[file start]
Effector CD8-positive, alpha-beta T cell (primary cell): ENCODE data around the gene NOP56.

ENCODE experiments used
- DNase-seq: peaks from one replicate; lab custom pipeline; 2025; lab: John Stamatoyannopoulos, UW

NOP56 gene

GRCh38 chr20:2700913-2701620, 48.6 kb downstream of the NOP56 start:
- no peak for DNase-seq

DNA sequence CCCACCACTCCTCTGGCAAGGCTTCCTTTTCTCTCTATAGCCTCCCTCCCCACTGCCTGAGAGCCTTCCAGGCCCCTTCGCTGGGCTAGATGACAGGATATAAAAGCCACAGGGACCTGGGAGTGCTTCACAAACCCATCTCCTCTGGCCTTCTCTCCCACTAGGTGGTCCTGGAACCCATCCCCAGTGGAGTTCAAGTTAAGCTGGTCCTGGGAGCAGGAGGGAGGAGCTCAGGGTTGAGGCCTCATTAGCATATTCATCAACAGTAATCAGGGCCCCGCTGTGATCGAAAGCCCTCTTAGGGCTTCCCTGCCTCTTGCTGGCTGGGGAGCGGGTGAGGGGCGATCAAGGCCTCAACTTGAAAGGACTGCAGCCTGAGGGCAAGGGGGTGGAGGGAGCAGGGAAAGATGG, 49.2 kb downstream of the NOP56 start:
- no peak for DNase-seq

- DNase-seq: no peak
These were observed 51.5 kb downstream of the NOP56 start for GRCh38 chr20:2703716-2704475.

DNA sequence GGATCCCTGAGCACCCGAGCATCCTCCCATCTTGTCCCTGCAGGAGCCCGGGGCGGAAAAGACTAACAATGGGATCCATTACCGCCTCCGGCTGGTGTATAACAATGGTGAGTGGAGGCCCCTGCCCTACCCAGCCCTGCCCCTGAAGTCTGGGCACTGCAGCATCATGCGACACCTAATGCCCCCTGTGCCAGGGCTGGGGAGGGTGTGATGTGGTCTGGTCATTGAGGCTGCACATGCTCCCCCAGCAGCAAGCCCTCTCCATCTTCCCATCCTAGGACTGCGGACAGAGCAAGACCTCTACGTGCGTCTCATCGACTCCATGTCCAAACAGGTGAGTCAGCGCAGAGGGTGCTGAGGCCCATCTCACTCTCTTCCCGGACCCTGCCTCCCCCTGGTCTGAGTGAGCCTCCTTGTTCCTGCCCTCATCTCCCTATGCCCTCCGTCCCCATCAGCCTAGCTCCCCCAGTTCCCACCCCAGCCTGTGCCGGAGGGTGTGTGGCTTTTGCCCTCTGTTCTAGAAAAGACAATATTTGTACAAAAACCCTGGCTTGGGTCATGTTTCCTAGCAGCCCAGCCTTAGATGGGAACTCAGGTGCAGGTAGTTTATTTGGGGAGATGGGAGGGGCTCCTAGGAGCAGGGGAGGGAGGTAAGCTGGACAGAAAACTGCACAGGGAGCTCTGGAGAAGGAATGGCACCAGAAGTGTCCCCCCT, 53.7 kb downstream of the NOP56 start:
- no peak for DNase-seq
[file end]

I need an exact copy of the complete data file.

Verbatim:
Effector CD8-positive, alpha-beta T cell (primary cell): ENCODE data around the gene NOP56.

ENCODE experiments used
- DNase-seq: peaks from one replicate; lab custom pipeline; 2025; lab: John Stamatoyannopoulos, UW

NOP56 gene

GRCh38 chr20:2700913-2701620, 48.6 kb downstream of the NOP56 start:
- no peak for DNase-seq

DNA sequence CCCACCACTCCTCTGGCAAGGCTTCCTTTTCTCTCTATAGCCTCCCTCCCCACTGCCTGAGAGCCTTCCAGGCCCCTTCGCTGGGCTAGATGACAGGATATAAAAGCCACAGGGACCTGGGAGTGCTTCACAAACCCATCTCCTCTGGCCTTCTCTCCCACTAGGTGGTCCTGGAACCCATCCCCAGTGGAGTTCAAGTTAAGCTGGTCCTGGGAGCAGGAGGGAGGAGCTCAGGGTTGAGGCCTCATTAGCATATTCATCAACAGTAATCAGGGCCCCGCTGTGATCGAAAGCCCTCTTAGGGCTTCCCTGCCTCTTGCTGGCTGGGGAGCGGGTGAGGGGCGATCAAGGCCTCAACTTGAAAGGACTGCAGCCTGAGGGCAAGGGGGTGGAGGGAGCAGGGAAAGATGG, 49.2 kb downstream of the NOP56 start:
- no peak for DNase-seq

- DNase-seq: no peak
These were observed 51.5 kb downstream of the NOP56 start for GRCh38 chr20:2703716-2704475.

DNA sequence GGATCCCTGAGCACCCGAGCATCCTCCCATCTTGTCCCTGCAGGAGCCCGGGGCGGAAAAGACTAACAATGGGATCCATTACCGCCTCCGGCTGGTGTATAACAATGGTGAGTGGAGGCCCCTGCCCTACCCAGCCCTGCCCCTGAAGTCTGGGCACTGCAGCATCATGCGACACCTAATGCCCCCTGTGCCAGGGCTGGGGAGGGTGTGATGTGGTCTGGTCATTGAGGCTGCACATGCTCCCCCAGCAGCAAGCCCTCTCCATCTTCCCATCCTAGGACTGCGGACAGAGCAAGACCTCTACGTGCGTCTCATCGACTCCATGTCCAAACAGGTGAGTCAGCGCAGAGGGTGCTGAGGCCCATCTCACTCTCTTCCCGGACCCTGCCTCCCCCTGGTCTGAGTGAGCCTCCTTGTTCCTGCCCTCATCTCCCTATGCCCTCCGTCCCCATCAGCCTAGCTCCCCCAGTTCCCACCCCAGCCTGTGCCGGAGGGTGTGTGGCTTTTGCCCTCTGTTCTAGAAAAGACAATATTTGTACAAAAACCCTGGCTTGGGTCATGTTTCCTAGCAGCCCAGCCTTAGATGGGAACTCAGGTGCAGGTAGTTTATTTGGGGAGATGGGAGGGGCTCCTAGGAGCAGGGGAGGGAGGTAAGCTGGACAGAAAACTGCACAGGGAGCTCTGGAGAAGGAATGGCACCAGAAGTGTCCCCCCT, 53.7 kb downstream of the NOP56 start:
- no peak for DNase-seq